Third-party providers: by using third-party providers to process payments, companies must ensure that those providers also comply with PSD2 regulations and SCA requirements. Overall, any entity wishing to do business in the EEA that includes online payments must fully understand and comply with PSD2 regulations for one leg out transactions.

The benefits for companies efficiently processing one leg transactions

In a time when reputations can be made or broken in an instant through positive and negative online reviews, it is always in the best interest of companies to adhere to the latest rules and regulations. Of course, to be on the wrong side of the rules is one thing, but to be seen by customers to be inefficient in any aspect of cybersecurity, fraud and payment processes and rules can have a huge negative impact on a company.

Non-compliance is not an option for companies that are seeking to grow their businesses and increase revenue, as failure to meet the standards expected simply results in payments being unable to be processed. Not only does compliance allow you to do business within the EEA, leading to an increase in potential revenue flows, but it can also lead to a more secure environment for both businesses and consumers.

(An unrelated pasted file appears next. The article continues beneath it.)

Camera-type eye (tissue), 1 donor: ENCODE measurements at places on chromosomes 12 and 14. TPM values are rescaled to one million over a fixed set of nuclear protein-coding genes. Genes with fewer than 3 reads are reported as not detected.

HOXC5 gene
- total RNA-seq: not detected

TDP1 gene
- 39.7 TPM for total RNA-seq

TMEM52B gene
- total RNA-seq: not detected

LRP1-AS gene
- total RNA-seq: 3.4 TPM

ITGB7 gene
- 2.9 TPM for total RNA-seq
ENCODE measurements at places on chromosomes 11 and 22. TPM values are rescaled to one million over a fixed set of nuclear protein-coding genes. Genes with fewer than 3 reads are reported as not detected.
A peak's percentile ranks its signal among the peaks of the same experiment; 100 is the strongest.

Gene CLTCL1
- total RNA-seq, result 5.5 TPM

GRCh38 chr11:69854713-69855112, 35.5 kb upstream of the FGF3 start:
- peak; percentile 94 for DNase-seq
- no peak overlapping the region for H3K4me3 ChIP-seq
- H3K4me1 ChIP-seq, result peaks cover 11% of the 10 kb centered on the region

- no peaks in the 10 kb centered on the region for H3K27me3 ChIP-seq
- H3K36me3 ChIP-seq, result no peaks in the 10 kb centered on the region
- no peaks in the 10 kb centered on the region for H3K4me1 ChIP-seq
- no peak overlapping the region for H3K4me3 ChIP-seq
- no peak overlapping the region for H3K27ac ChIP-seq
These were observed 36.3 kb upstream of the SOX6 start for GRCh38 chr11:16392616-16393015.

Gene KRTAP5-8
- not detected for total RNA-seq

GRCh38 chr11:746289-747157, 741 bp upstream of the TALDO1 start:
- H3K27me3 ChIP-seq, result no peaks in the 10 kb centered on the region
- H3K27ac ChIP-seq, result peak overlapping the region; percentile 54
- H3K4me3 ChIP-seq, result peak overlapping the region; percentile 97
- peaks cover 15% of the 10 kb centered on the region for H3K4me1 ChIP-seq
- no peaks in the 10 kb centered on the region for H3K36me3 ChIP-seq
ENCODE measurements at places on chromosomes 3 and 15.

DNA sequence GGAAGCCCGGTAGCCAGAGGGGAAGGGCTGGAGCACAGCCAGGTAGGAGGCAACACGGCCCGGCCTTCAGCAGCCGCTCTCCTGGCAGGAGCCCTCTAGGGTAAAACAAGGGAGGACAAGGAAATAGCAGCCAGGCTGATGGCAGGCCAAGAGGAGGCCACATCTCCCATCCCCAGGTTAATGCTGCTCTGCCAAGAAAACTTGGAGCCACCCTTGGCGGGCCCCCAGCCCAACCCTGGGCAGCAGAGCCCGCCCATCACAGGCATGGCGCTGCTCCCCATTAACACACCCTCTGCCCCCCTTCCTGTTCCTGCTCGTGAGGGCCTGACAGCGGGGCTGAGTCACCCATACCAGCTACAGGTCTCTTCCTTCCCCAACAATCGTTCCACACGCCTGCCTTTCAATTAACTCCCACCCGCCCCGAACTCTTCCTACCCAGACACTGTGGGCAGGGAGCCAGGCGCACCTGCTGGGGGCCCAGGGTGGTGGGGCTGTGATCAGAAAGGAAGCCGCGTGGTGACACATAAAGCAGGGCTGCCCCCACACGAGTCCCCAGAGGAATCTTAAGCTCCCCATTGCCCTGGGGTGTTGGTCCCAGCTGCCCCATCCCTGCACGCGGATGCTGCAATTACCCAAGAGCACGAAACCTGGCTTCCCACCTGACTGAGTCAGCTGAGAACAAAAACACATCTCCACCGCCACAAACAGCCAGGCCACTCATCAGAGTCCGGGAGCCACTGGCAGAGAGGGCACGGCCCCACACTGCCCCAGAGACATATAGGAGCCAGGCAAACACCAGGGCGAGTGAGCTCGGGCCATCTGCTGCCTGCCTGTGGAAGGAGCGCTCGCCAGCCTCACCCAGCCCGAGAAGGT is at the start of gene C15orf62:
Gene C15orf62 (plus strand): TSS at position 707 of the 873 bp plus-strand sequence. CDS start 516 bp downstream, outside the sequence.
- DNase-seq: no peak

And with a more secure online payment experience, certain SCA exemptions can be allowed for non-EEA entities. Exemptions are limited (such as low-risk transactions and payments below EUR 30 avoiding SCA), but they can be effective in keeping processing costs down. Crucially, there are strict conditions that need to be met to qualify - all of which revolve around remaining well below accepted fraud thresholds.